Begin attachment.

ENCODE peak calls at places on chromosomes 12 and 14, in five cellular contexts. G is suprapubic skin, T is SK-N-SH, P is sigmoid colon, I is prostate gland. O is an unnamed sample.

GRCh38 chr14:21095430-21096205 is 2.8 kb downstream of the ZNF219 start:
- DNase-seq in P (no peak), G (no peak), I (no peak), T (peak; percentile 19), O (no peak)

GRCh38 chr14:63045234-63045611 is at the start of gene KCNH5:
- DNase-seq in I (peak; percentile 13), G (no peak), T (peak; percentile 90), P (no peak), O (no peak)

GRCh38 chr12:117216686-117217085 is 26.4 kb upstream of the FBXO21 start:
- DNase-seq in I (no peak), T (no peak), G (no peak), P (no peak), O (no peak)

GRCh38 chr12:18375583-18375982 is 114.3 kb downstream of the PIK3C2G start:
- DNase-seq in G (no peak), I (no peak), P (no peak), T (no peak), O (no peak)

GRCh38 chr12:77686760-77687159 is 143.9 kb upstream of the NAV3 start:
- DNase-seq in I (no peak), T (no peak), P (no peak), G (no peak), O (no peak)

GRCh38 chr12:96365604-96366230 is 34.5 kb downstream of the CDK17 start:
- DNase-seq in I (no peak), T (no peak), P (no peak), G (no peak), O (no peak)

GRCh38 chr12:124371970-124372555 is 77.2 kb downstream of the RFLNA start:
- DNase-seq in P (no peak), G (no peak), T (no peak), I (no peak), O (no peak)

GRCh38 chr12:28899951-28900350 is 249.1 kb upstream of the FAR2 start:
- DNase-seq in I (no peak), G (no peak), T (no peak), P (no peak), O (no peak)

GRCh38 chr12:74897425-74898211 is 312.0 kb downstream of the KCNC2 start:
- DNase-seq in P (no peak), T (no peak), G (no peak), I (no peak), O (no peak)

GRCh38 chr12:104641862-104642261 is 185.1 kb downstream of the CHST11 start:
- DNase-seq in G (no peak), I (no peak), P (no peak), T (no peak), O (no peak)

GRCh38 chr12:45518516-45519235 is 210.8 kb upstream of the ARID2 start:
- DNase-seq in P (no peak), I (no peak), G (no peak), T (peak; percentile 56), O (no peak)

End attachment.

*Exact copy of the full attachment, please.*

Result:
ENCODE peak calls at places on chromosomes 12 and 14, in five cellular contexts. G is suprapubic skin, T is SK-N-SH, P is sigmoid colon, I is prostate gland. O is an unnamed sample.

GRCh38 chr14:21095430-21096205 is 2.8 kb downstream of the ZNF219 start:
- DNase-seq in P (no peak), G (no peak), I (no peak), T (peak; percentile 19), O (no peak)

GRCh38 chr14:63045234-63045611 is at the start of gene KCNH5:
- DNase-seq in I (peak; percentile 13), G (no peak), T (peak; percentile 90), P (no peak), O (no peak)

GRCh38 chr12:117216686-117217085 is 26.4 kb upstream of the FBXO21 start:
- DNase-seq in I (no peak), T (no peak), G (no peak), P (no peak), O (no peak)

GRCh38 chr12:18375583-18375982 is 114.3 kb downstream of the PIK3C2G start:
- DNase-seq in G (no peak), I (no peak), P (no peak), T (no peak), O (no peak)

GRCh38 chr12:77686760-77687159 is 143.9 kb upstream of the NAV3 start:
- DNase-seq in I (no peak), T (no peak), P (no peak), G (no peak), O (no peak)

GRCh38 chr12:96365604-96366230 is 34.5 kb downstream of the CDK17 start:
- DNase-seq in I (no peak), T (no peak), P (no peak), G (no peak), O (no peak)

GRCh38 chr12:124371970-124372555 is 77.2 kb downstream of the RFLNA start:
- DNase-seq in P (no peak), G (no peak), T (no peak), I (no peak), O (no peak)

GRCh38 chr12:28899951-28900350 is 249.1 kb upstream of the FAR2 start:
- DNase-seq in I (no peak), G (no peak), T (no peak), P (no peak), O (no peak)

GRCh38 chr12:74897425-74898211 is 312.0 kb downstream of the KCNC2 start:
- DNase-seq in P (no peak), T (no peak), G (no peak), I (no peak), O (no peak)

GRCh38 chr12:104641862-104642261 is 185.1 kb downstream of the CHST11 start:
- DNase-seq in G (no peak), I (no peak), P (no peak), T (no peak), O (no peak)

GRCh38 chr12:45518516-45519235 is 210.8 kb upstream of the ARID2 start:
- DNase-seq in P (no peak), I (no peak), G (no peak), T (peak; percentile 56), O (no peak)